cérémonie débarquement Provence 2014

Ceremony of the 70th anniversary of the Provence landings, with Army of Africa veterans, on board the aircraft carrier Charles de Gaulle, 15 August 2014. © R. Senoussi/DICoD


Veterans, protagonists of commemoration

Last is the liturgical element. In the wake of the “victorious defeat” of the Franco-Prussian War, against a backdrop of conflict between governments and Catholic leaders, the liturgy of the patriotic ceremonies was drawn up. It was modelled on the Catholic liturgy. The minute’s silence, the contemplation, the words of the officiator, the solemn anthems (the Marseillaise), the lowering of the flags, the monument playing the role of altar, are so many references to religious ceremonies.

Besides these three elements, patriotic commemorations owe their exemplary character to their hosts. Going right back to the Franco-Prussian War, the ceremonies were created by and for the veterans. Formed into associations, veterans have always been the protagonists of commemoration. It is they who act as spokesmen, due to their proximity to their comrades killed in action. It is they who assemble for the key decennial anniversaries, and in particular for the 20th anniversaries of the First World War – at Verdun in 1936 and throughout France on 11 November 1938 – and subsequently for the anniversaries of the two world wars, especially those of 1954 (40th and 10th anniversaries), 1964 (50th and 20th anniversaries) and 1984 (70th and 40th).

The importance of these commemorative actors is such that their initial internal transformation and subsequent demographic decline have conditioned the future of the commemorations.

Let us begin with transformation. The 40th anniversaries came at a time when those who could say “I was there” had all reached retirement age and therefore formed the majority at the ceremony. This was the case of the ceremonies of Verdun in 1956 and D-Day in 1984. From the 40th anniversary onwards, subsequent generations of veterans took over as their successors.  Second World War veterans (the “second generation of combatants”) predominated at the Armistice Day commemorations of 1968, while veterans of the Algerian War were in the majority at the D-Day commemorations in Normandy in 1994. The 70th and 75th anniversaries were the last commemorations to see the participation of those “who were there”.


monument OPEX

Memorial to French soldiers killed in overseas operations, inaugurated on 11 November 2019 at Parc André Citroën, Paris.
© Philippe Servent/Présidence de la République


What is the future of patriotic commemorations?

The overlapping succession of three generations of combatants – that of the First World War, the Second World War and the wars of decolonisation (Indochina and Algeria) – made it possible to prolong for almost a century the role of the veterans’ associations as hosts of the commemorations. The fourth generation of combatants – those deployed on overseas operations – comprises nearly 200 000 veterans. Yet it is highly heterogeneous in terms of the dates and places of deployment, and signals a break with the period of conscription: the service personnel deployed on overseas operations are all professional soldiers. Together with age uniformity – most of these servicemen and women are from the active population – this generation raises the question of what is the future of the French commemorative model.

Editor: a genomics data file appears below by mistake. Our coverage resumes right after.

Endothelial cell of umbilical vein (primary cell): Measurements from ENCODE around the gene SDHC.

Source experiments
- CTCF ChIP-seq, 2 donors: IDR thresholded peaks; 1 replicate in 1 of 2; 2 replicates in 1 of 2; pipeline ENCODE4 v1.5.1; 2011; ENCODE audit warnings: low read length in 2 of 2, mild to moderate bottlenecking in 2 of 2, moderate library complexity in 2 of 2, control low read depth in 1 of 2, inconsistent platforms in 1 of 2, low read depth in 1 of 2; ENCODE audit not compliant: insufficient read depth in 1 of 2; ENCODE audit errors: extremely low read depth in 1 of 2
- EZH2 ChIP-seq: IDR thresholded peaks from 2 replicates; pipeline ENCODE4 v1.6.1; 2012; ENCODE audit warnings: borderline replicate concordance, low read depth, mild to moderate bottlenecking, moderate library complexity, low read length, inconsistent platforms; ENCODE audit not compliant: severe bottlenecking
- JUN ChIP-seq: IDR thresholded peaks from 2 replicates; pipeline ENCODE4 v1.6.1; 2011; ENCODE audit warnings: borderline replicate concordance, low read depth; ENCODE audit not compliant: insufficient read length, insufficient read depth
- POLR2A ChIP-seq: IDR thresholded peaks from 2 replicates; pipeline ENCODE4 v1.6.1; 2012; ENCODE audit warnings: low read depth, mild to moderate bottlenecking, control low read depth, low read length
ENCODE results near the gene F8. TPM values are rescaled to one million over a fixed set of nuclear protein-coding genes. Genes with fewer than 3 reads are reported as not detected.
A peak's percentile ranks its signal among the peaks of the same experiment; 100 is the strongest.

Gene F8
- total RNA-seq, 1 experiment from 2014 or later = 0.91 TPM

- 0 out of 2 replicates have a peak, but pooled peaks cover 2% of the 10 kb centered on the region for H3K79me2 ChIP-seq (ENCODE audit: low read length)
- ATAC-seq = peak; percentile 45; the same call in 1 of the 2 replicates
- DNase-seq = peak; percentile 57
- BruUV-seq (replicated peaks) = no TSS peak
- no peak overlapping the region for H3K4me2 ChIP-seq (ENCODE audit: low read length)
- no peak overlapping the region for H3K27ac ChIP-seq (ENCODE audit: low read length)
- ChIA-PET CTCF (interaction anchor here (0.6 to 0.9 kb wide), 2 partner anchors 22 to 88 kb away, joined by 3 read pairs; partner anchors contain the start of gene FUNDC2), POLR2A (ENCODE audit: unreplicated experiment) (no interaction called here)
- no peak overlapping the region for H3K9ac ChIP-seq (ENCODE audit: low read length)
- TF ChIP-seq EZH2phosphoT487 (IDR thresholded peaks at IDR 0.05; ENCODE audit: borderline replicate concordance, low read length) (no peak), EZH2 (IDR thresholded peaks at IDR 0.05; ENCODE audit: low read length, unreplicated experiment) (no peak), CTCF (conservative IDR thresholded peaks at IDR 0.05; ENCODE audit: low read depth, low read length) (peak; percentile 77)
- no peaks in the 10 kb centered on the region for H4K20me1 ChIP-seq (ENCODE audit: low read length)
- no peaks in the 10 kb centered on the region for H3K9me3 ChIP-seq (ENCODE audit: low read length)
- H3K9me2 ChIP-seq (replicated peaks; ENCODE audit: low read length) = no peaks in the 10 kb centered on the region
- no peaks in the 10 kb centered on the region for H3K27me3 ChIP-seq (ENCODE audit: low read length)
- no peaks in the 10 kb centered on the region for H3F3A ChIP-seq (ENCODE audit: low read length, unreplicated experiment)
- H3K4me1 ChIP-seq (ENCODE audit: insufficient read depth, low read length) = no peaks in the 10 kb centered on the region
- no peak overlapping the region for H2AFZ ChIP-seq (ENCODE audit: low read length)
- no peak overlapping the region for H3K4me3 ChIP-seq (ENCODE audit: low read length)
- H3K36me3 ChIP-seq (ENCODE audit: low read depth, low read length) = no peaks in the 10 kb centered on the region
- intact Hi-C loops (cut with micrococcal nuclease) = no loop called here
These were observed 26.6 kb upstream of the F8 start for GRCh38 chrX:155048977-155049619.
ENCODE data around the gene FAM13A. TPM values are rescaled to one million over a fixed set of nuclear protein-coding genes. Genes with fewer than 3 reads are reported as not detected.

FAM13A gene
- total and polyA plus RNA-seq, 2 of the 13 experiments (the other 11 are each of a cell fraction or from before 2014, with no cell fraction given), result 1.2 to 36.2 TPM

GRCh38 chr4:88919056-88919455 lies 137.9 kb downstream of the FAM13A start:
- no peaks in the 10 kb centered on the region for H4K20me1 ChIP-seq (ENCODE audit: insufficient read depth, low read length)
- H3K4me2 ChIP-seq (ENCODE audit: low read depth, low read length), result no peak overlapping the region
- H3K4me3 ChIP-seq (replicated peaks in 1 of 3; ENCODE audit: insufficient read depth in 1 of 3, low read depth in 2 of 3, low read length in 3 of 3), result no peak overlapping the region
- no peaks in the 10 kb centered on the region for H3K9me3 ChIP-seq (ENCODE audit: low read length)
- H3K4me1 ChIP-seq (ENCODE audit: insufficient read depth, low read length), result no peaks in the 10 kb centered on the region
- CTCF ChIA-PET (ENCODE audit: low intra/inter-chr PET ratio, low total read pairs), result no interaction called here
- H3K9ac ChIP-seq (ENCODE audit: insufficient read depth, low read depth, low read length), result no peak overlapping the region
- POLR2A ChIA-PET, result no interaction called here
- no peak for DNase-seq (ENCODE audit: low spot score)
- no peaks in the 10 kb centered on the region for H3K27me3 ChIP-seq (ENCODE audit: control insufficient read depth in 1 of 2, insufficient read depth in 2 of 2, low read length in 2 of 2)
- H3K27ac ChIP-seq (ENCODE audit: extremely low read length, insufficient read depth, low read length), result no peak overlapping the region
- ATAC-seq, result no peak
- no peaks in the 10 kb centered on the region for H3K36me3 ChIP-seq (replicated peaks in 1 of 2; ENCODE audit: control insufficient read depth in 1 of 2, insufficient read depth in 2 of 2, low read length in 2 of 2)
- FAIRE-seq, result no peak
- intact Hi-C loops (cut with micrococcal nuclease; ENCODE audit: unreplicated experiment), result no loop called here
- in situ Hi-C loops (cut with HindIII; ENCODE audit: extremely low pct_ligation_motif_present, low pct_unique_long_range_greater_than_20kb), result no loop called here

While the First World War centenary mobilised the third generation of veterans, who emerged as the “natural successors to the poilus of the Great War”, the question will arise for the key Second World War anniversaries beginning with the 80th anniversary (in 2024 and 2025, in particular). Who will be the commemorative actors of tomorrow?

The shift from human remembrance – centred on the figure of the veteran – to “stone remembrance” – centred on the site where the event being commemorated took place – leaves open the question of the remembrance hosts.

Indeed, in a democracy, the State is unable to mobilise citizens if they are not structured around a central core of voluntary organisations. What is at stake, therefore, is the development of a new voluntary sector, with remembrance associations taking over as successors to the veterans’ associations.

A coordinated effort will be imperative for this new remembrance sector, comprised of five categories – the heirs to the veterans’ associations, who carry on their remembrance struggle; the “guardians” of remembrance sites, who maintain and promote the places that contain the memory of wartime events; the re-enactors of historical events, who act out the pages of history using period costumes and equipment; the genealogists who enable millions of French people to put together their family history and trace their combatant forebears; and, lastly, the educational organisations that deepen and disseminate knowledge about our wartime history. The future of patriotic commemorations will depend on it.


Serge Barcellini, Chairman, Le Souvenir Français